‘The Year of the Consulship of Ravilla and Marius’

In 107 BCE, Rome is the only superpower left in the Mediterranean.

Forty-odd years earlier (146 BCE) Rome has dealt once and for all with its archenemy Carthage, putting an end to centuries of political, economic and military rivalry. The same year, Roman legions sacked Corinth and added the Peloponnese to the Roman province of Macedonia, putting an end to centuries of inferiority complex towards the Greeks.

And yet, Roman legions are embroiled in a low-intensity conflict against rebel forces led by Jugurtha in Numidia (still nominally an ally of Rome) and are playing hide-and-seek with German invaders in Transalpine Gaul (a Roman province). The body count is nowhere near what it used to be during the Carthaginian wars, but the operations have been dragging for years, fueling sourpuss conversations in the motherland.


Gaius Marius, one of the two consuls elected for this year, has promised to put a swift end to the Numidian war. A military genius who has served under Metellus, commander of the legions in Numidia, Marius has run on a simple electoral platform: crush the enemy, see them driven before him, and hear the lamentation of their women get the boys back home.

On the campaign trail, Marius implied (with good reason) that high-ranking Roman officers were not above taking bribes not to attack the enemy.  This, he said, would explain the protracted war in Numidia.

Marius is not a conspiracy-theory-loving populist and his half-veiled accusations hide a deeper concern (I’ll come to that soon). But the Senate did not like them and has retaliated in its usual passive-aggressive manner, nitpicking on the legal details to avoid transferring the imperium over the Numidian legions from Metellus to Marius.

While Marius and his allies are trying to get around the Senate, word comes of a possible barbarian invasion of Cisalpine Gaul. The fear of a barbarian invasion is just what Marius needed.

Roman fitness is about to change forever.

Fitness, a forgotten civic duty

Until 107 BCE, Roman levies depended on the wealth-based census, essentially because Roman soldiers had to provide their own equipment. There was no formal military training, boot camp, or the like. Getting in fighting shape and learning the basics of martial arts was a civic duty. Mastery would come with field experience.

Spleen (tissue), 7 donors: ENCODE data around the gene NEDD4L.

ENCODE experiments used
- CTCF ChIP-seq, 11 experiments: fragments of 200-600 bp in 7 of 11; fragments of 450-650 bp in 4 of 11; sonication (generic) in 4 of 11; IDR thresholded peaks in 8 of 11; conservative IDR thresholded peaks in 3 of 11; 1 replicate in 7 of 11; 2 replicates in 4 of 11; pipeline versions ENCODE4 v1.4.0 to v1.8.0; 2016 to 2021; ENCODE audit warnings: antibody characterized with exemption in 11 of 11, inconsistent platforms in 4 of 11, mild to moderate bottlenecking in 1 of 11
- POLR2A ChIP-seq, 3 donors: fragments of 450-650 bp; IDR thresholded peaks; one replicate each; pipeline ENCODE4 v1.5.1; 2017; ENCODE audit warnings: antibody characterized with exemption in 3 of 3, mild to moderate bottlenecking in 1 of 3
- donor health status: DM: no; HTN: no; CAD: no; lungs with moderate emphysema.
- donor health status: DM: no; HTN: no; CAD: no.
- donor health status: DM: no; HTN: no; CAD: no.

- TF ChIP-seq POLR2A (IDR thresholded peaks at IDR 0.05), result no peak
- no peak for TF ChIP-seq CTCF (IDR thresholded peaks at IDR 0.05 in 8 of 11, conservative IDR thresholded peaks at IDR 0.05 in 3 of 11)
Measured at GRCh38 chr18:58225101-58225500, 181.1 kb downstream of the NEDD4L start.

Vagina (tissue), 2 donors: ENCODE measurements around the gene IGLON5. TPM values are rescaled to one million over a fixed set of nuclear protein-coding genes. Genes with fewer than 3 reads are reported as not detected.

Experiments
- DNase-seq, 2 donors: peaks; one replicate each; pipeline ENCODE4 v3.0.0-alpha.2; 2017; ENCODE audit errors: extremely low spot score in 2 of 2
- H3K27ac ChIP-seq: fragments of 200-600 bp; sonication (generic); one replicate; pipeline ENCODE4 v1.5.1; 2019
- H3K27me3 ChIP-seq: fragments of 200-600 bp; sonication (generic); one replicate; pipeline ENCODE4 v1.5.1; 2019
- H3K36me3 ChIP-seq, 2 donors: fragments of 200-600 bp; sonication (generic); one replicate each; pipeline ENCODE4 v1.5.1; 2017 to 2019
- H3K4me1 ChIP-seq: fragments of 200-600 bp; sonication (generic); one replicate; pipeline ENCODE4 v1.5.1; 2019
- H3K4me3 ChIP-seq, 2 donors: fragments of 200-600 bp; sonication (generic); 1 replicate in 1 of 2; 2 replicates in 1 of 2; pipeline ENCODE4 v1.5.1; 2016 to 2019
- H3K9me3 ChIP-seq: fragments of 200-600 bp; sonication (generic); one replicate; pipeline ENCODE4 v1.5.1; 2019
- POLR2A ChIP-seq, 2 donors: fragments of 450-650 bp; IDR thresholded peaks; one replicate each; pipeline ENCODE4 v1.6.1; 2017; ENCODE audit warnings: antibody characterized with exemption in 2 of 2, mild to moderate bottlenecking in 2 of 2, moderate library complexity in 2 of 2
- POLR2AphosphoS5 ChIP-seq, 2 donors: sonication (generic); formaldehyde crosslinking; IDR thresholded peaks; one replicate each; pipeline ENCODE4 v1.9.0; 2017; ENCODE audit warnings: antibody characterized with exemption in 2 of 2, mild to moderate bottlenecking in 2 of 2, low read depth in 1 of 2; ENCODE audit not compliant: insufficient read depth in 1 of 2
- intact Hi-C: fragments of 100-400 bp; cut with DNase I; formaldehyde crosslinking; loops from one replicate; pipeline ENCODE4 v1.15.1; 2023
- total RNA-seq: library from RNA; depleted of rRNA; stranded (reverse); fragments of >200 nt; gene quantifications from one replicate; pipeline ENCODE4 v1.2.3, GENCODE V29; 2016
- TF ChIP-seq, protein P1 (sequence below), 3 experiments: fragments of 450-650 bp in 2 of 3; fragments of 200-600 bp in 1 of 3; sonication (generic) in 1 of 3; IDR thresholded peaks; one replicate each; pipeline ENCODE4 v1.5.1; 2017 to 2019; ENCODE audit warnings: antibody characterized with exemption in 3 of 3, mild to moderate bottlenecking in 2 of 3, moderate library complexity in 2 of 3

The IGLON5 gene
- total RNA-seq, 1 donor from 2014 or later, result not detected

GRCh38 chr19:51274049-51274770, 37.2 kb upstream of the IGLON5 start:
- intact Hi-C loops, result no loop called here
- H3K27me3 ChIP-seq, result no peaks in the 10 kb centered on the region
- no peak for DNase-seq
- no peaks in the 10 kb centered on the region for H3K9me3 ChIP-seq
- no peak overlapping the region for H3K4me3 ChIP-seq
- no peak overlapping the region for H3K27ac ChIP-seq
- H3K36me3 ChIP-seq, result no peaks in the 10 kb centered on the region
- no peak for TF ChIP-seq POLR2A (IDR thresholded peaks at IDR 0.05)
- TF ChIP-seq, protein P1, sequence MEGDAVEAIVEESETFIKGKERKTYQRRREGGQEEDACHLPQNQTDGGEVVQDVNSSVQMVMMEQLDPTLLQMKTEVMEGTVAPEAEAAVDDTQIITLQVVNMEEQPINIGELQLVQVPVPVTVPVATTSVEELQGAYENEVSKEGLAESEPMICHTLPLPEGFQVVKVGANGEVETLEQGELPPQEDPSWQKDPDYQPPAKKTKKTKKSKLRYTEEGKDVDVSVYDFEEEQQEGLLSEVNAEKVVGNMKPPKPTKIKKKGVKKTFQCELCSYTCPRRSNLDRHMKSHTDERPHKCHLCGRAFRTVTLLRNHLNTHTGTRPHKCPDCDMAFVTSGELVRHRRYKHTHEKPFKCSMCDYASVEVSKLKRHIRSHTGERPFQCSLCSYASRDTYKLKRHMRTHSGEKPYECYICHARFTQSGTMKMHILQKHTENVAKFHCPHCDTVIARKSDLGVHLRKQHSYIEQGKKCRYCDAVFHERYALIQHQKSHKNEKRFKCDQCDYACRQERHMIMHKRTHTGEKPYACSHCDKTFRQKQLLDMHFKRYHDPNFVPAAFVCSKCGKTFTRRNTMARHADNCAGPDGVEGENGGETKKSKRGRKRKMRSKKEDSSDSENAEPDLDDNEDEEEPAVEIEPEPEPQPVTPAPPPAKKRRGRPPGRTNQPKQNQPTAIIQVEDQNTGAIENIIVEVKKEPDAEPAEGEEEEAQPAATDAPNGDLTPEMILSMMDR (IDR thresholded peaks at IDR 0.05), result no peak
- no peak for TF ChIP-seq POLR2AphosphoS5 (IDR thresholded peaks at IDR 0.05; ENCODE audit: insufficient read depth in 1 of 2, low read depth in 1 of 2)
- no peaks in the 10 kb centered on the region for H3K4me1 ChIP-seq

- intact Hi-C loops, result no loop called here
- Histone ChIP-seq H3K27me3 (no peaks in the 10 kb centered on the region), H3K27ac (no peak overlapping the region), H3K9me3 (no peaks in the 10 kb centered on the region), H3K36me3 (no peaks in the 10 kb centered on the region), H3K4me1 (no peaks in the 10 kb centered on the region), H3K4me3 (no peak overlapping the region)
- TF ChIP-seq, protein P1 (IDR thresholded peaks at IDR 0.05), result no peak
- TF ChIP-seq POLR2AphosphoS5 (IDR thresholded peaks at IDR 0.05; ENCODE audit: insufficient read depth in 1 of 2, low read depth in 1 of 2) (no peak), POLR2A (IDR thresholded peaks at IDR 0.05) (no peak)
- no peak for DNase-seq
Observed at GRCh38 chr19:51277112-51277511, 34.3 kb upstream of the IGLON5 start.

And for those citizens who could afford their equipment and were eligible for military duty, field experience had never been in short supply. Since its foundation, Rome had conducted almost non-stop military business against enemy foreign and domestic, on its own or on behalf of allies. Consequently, citizens from census classes eligible for levies had been almost guaranteed to be part of a legion once in their life.

Furthermore, an impeccable military record had become a condition to run for the lucrative offices of the Republic, and a reputation of heroism is always welcome — something that Marius knows well. Generation after generation of wealthy Romans have had powerful incentives to get and stay in fighting shape: survive wars first in order to line their pocket with tax money later serve the Republic in both war and peace.

But the victory against Carthage has changed it all.

General officers can now capitalize on Rome’s reputation without going into battle too often (“How much would you pay me not to level your city like Scipio did to Carthago?”). The rank-and-file of the legions is beginning to lack field experience. And citizens eligible for duty do not see the point of spending as much time and money for martial training as they once had.

Soon, Romans citizens will be too out-of-shape to be of real military value.

Marius’ mules

Fear of a barbarian invasion in Italy gave Marius the opportunity he needed to recruit the first-ever professional army in the history of Rome.

Census classes eligible for military duty had been depleted by the Numidian and Gallic operations. With no wealthy Romans to send against Barbarians, Marius convinced the Senate to lift the census requirement and let him recruit professional soldiers. This required a huge investment in equipment and food, but Marius placated the cheeseparing Senate by agreeing that soldiers would repay their equipment and food with their wages.